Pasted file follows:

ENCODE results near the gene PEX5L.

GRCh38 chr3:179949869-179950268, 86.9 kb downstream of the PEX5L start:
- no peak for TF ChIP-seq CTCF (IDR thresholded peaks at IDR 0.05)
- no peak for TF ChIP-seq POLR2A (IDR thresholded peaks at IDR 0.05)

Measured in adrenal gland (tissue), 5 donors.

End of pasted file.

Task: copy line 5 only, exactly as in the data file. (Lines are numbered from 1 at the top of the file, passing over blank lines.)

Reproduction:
Measured in adrenal gland (tissue), 5 donors.